International Financing Study
International financing study by Roland Berger: most companies plan to grow in their home markets with existing products
- Companies expect positive economic development for 2012 and plan to grow 3 to 10% by 2013
- However, due to the volatility of the markets, most companies plan to grow in their home countries with existing products
- It is primarily companies in Eastern Europe (74%) and Japan (75%) that need financing
- Companies look mainly to traditional financing sources, such as bank loans or internal cashflow
- Key criteria in choosing financing are low costs, high flexibility and low risk
- Exporters focus on country risks – Natural hedge used to protect against exchange rate fluctuations
"International companies view the current economic environment as positive and are assuming that they can grow by up to 10% by 2013," explains Sascha Haghani, Partner at Roland Berger Strategy Consultants. "These growth expectations are well above inflation."
Companies plan to grow in their home countries with existing products
But anxiety about the volatile financial markets means that most companies are planning to achieve their future growth primarily in their home markets. "Contrary to expectations, the traditional growth regions such as the BRIC countries and Southeast Asia are less important in companies' growth plans," explains Jürgen Müller, Project Manager at Roland Berger. "The difficulty of recruiting qualified workers in the emerging and developing countries plus possible political changes play a key role here." Specifically, a possible change in government could affect growth decisions at American companies (86%), while Western European companies are mostly concerned about the availability of qualified labor (68%).
In addition, companies also pay attention to the problem of power supply and rising energy prices when deciding how to invest for growth. "In regions such as the US and Western Europe, firms also look particularly at each country's public debt, as this can have a major impact on their investment plans," says Haghani.
Companies are planning to grow primarily in their home regions with their existing product portfolio – mainly American (75%) and Eastern European enterprises (68%). "This means that in most cases, companies are not planning to revitalize their product portfolios in the near future. This could weaken their innovative power and their long-term competitiveness," explains Müller. Only Japan is bucking the overall trend: due to the limited growth opportunities at home, 83% of Japanese companies report that they plan to grow abroad with new products. In contrast to companies from other regions, Japanese companies also see growth opportunities in acquisitions.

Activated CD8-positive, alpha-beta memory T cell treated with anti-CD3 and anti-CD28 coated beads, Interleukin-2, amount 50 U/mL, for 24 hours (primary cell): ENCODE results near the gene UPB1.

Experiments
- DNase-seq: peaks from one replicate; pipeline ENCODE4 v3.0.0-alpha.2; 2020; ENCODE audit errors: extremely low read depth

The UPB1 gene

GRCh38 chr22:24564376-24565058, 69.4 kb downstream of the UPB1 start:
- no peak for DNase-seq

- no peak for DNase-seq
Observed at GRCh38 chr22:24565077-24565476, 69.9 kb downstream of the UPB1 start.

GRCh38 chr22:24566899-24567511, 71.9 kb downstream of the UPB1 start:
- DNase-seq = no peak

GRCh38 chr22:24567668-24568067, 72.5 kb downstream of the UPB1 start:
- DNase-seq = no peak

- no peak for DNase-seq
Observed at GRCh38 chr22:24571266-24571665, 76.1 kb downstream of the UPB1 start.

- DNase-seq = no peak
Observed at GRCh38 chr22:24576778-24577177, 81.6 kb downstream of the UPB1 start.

Japan and Eastern Europe need more financing
After the recent crisis, companies in Western Europe and the US have significantly strengthened their financing basis, and cashflow from operating activities has increased. This puts them in a position to finance most of their growth themselves. The situation is completely different in Japan and Eastern Europe – about 75% of the companies surveyed report that they need capital in order to grow.
"In both of these regions, firms are often financed solely by equity," explains Haghani. "They have no resources for further growth. That's why debt financing outside of the capital markets plays a key role in Eastern Europe. By contrast, Japanese companies often sell parts of their businesses to improve liquidity."
The selection criteria: low costs, high flexibility and low risk
Most companies still use traditional financing instruments – besides their own cashflow, the classic bank loan is still the most important option. In choosing a type of financing, companies look first and foremost for low interest rates, short lead times and a high degree of drawing flexibility. "Given the uncertainty on the markets, companies want to be able to flexibly adjust their financing," says Müller.
Low risk is just as important. Since the most recent financial crisis, many companies have become very wary of financial risks. "It's hardly surprising that most companies view long-term relationships as a key element. Working with a financing partner for many years creates trust and security," according to Haghani. But companies looking for financing aren't the only ones to be a bit "risk-shy" – potential partners can be hesitant as well. Companies with weak KPIs and ratings can expect major difficulties in obtaining fresh capital.
Targeted hedging against country risks
Companies that export a lot pay more attention to country risks. Regions such as Japan (76%) and the US (78%) view this problem as very important, and actively attempt to neutralize it. "Companies there tend to use a natural hedge: they generate sales and costs in the foreign currency to avoid major exchange rate fluctuations and the accompanying losses," explains Müller.
Companies seldom look for direct financing options abroad and/or in a foreign currency. Using financial derivatives to mitigate currency risks is just as infrequent, since companies mostly see this as too complex and inflexible.
The study can be downloaded free of charge at: www.rolandberger.com/pressreleases
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